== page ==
So just the same as, as we’ve seen bus service going down because their workers are also getting sick or are also sheltering in place, and as we’ve seen, BART is reducing its service, it means that all of those people who are traveling, whether for exercise or for essential trips, need a way to do so safely across our city. And so the folks in our parks department and our public works department and our department of transportation put their heads together and said, well how do we address all of these different challenges knowing that we need to do so extremely quickly, right? We’re in a pandemic, it’s a crisis and we have limited bandwidth, right? We’d have fewer people who can implement anything, because again, we’re addressing multiple challenges all at once. And what is a way in which we can make sure that we distribute whatever this new widget is — this resource, this policy — that it is distributed equitably throughout the city.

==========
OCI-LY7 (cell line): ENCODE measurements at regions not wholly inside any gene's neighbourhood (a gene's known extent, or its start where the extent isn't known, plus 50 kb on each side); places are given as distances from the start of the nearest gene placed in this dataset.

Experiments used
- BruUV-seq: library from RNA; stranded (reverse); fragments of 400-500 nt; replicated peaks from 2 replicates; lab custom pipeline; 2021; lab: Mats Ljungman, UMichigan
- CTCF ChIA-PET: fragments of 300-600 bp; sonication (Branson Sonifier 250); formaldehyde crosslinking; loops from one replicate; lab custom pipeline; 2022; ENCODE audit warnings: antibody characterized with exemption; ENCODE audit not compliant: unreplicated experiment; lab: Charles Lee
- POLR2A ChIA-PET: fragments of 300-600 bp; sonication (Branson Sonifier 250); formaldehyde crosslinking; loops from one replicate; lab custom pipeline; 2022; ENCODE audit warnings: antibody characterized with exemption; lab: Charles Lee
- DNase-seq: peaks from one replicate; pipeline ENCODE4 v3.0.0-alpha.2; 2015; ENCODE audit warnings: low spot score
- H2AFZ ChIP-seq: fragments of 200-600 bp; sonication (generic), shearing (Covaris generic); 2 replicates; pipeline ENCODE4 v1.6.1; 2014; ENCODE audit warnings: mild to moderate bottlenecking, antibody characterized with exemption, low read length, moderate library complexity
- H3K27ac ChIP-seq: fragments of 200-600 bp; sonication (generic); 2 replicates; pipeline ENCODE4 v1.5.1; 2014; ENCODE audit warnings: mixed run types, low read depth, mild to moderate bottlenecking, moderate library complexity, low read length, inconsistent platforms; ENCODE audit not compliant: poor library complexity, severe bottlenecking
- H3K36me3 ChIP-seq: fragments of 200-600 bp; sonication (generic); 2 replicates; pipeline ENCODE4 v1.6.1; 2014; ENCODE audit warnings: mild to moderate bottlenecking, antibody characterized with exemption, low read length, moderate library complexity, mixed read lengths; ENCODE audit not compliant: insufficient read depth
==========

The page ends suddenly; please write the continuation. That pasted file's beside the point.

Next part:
And so, very fortunately, our DOT said, “Well you know, we’ve got this bike plan that we’ve just adopted last year where thousands of people were engaged and are still engaged in that process.” And we ask people at the time during the bike plan — it’s called “Let’s Bike Oakland” — what are streets that you, residents, workers, neighborhoods, community groups, which streets do you feel you would like to see are safe for people to walk and bicycle around your neighborhood? And our bicycle network not only includes, you know, the buffered bike ways, the protected bikeways, our vision network. We also have neighborhood bikeways that are distributed sort of throughout the entire city. Those are the 74 miles that we just sort of said overnight that we were going to dedicate to this Oakland Slow Streets Network.